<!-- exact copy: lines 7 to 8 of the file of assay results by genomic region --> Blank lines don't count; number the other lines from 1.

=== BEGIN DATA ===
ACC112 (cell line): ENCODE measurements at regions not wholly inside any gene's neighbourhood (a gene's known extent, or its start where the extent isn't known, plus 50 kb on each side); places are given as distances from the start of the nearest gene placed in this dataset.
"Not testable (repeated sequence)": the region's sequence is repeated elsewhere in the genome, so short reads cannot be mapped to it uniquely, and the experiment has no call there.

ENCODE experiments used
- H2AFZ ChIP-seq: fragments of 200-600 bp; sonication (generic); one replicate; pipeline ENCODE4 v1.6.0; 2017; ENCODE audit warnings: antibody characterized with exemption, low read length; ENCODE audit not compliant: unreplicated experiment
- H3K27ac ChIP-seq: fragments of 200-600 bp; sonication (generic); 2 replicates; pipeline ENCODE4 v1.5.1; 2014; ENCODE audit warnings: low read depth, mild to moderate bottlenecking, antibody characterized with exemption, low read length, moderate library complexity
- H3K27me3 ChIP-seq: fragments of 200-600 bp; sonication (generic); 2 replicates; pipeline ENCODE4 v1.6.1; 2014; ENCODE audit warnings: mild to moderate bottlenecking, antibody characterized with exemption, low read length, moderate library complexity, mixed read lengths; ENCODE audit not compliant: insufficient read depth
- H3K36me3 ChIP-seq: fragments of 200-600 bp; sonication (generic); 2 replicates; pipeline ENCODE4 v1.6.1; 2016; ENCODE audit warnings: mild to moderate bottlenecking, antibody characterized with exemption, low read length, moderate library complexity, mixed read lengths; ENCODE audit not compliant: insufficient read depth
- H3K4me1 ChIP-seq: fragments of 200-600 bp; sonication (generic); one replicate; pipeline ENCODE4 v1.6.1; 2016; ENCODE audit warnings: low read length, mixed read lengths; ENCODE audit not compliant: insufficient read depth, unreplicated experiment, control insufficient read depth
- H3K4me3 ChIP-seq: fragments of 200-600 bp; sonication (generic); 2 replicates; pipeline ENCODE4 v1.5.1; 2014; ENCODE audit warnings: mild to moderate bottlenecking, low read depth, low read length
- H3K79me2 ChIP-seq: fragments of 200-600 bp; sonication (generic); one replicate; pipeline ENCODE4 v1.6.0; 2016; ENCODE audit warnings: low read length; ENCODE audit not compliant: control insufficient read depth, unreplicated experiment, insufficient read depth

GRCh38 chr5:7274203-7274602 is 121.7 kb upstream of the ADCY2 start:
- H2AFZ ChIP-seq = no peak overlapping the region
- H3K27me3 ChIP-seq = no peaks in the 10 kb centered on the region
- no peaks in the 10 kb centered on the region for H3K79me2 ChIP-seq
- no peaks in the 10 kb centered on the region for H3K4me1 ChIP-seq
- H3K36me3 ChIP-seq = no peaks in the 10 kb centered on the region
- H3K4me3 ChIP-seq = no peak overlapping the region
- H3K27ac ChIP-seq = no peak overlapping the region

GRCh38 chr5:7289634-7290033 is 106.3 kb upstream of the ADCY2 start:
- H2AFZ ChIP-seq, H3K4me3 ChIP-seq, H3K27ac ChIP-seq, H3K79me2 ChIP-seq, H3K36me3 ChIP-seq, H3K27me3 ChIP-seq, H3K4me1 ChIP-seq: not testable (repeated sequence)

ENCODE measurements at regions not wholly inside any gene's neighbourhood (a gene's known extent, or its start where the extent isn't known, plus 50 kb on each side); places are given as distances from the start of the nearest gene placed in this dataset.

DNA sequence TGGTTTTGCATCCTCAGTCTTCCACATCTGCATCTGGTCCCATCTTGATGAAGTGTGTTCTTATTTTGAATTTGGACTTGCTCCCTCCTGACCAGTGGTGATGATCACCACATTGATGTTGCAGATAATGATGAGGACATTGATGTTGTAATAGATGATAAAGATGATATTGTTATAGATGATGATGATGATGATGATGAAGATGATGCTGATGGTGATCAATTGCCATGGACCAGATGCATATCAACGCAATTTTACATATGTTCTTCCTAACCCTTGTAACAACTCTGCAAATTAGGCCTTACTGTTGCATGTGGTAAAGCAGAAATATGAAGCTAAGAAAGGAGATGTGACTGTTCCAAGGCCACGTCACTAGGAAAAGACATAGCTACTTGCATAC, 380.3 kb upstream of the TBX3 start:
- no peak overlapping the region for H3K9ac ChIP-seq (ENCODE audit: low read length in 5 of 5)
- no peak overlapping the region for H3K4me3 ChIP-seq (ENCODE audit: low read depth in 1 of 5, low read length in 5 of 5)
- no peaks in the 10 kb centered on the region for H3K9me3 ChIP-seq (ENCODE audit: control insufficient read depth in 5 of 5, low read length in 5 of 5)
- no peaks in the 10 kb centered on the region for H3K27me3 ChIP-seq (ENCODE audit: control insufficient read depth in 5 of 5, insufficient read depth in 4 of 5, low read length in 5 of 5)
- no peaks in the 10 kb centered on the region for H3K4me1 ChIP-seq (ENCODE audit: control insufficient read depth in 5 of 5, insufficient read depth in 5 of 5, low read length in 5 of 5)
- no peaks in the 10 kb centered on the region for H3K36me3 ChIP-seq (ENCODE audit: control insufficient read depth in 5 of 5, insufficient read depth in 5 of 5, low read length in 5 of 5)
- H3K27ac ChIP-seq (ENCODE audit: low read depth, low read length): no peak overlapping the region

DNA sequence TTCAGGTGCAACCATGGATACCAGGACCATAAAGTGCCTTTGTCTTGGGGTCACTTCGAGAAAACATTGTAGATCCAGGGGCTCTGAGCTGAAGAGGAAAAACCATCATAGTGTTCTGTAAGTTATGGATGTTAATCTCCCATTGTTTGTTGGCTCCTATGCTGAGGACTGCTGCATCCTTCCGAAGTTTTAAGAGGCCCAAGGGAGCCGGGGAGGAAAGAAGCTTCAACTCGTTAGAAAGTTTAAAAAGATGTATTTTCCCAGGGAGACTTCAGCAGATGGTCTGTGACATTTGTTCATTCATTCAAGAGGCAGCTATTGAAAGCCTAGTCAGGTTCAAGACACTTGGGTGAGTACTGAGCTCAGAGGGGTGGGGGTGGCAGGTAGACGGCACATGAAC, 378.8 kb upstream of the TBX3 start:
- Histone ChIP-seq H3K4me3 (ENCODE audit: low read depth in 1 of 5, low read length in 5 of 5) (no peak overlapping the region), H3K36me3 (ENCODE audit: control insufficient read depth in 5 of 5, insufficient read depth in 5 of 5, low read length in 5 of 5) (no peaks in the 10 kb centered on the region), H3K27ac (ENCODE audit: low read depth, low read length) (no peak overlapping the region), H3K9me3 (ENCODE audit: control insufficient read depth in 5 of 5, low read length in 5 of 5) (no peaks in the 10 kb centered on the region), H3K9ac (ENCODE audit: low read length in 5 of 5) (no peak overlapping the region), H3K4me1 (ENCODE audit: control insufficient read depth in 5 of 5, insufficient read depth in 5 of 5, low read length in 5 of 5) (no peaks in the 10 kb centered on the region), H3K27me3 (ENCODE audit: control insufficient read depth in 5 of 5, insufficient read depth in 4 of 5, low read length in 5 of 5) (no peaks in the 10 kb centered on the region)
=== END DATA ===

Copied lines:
- H3K36me3 ChIP-seq: fragments of 200-600 bp; sonication (generic); 2 replicates; pipeline ENCODE4 v1.6.1; 2016; ENCODE audit warnings: mild to moderate bottlenecking, antibody characterized with exemption, low read length, moderate library complexity, mixed read lengths; ENCODE audit not compliant: insufficient read depth
- H3K4me1 ChIP-seq: fragments of 200-600 bp; sonication (generic); one replicate; pipeline ENCODE4 v1.6.1; 2016; ENCODE audit warnings: low read length, mixed read lengths; ENCODE audit not compliant: insufficient read depth, unreplicated experiment, control insufficient read depth